The ordeal of black women as wives, mothers, and workers encapsulates all the ironies and tensions that marked the history of slavery during the era of the American Revolution. In their efforts to create and preserve a viable family life, these women sought to balance caution and daring, fear and hope, as they reacted to the peculiar matrix of individual circumstances. Regardless of their work and family status in Boston, on a small farm in Pennsylvania, on George Washington's plantation, or in the South Carolina low country, they saw freedom through the prism of family life. Consequently they perceived this revolutionary idea in ways fundamentally different from the white men who tried to claim the War for Independence as their own, and from the white women who remained so awkwardly suspended between their racial prerogatives on the one hand and gender and class liabilities on the other. Caught in the crossfire of sexual and racial oppression, black women contributed to the definition of liberation in these turbulent times. Indeed, through their modest everyday struggles, these wives and mothers offered a vision of freedom that was, by virtue of its consistency and fairness, more enduring than the one articulated so eloquently by the founding fathers.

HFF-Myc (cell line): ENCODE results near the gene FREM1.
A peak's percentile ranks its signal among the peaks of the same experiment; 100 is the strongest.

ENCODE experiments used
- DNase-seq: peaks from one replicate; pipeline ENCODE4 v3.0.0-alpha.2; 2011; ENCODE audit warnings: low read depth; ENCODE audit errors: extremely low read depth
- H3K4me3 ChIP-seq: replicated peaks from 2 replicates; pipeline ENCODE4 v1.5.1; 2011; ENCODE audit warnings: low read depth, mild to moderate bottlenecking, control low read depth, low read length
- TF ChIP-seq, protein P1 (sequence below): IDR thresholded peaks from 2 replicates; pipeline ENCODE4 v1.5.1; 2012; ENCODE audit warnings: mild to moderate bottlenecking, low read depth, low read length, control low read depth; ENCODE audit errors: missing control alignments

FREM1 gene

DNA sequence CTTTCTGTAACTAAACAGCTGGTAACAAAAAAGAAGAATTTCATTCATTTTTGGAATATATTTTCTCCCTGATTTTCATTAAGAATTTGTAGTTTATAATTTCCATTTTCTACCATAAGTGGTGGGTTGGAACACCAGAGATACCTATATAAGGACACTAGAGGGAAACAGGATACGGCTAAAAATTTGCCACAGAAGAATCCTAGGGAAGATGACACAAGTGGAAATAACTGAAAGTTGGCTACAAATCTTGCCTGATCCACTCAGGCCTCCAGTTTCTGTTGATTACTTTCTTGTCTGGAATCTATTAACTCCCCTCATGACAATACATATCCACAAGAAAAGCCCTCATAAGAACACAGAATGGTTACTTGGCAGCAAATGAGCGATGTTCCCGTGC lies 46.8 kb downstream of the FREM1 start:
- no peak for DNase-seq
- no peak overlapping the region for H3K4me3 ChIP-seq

One way to combine historiographical perspectives on the gender and racial caste systems is to focus on the theme of black women's roles in the family. Responsible for child rearing and other tasks in their own households, these women affirmed affective family values in defiance of the slaveholder's crass materialism. As Angela Davis has suggested, tending the home fires under such adverse circumstances amounted to a political act of resistance against white hegemony. At the same time, the black family, with its rather explicit sexual division of labor and its developing kin networks, served as the cornerstone of Afro-American culture, the key building block of black nationalism. Thus, an exploration of black women's history is crucial to a full understanding of the priorities of black and white women and men and their respective responses to the personal and political conflicts that engulfed them all during the revolutionary era. An analysis of black women's work as slaves and as family members affords an overview of their general position in the new American nation. Recent scholarship reveals the necessity of paying special attention to the regional variations in the slave system, from the large, isolated rice plantations of the South Carolina and Georgia low country to the smaller, more diversified estates of the upper South and the small farms and commercial centers of New England and the Middle Colonies. It is helpful here to consider several factors that determined the well-being of slave women: their material standard of living (defined by the adequacy of their food, clothing, and shelter); their ability to form kin relationships and then to preserve them; the amount of control they exercised over their own productive energies; and the arduousness of, or physical danger associated with, their labor.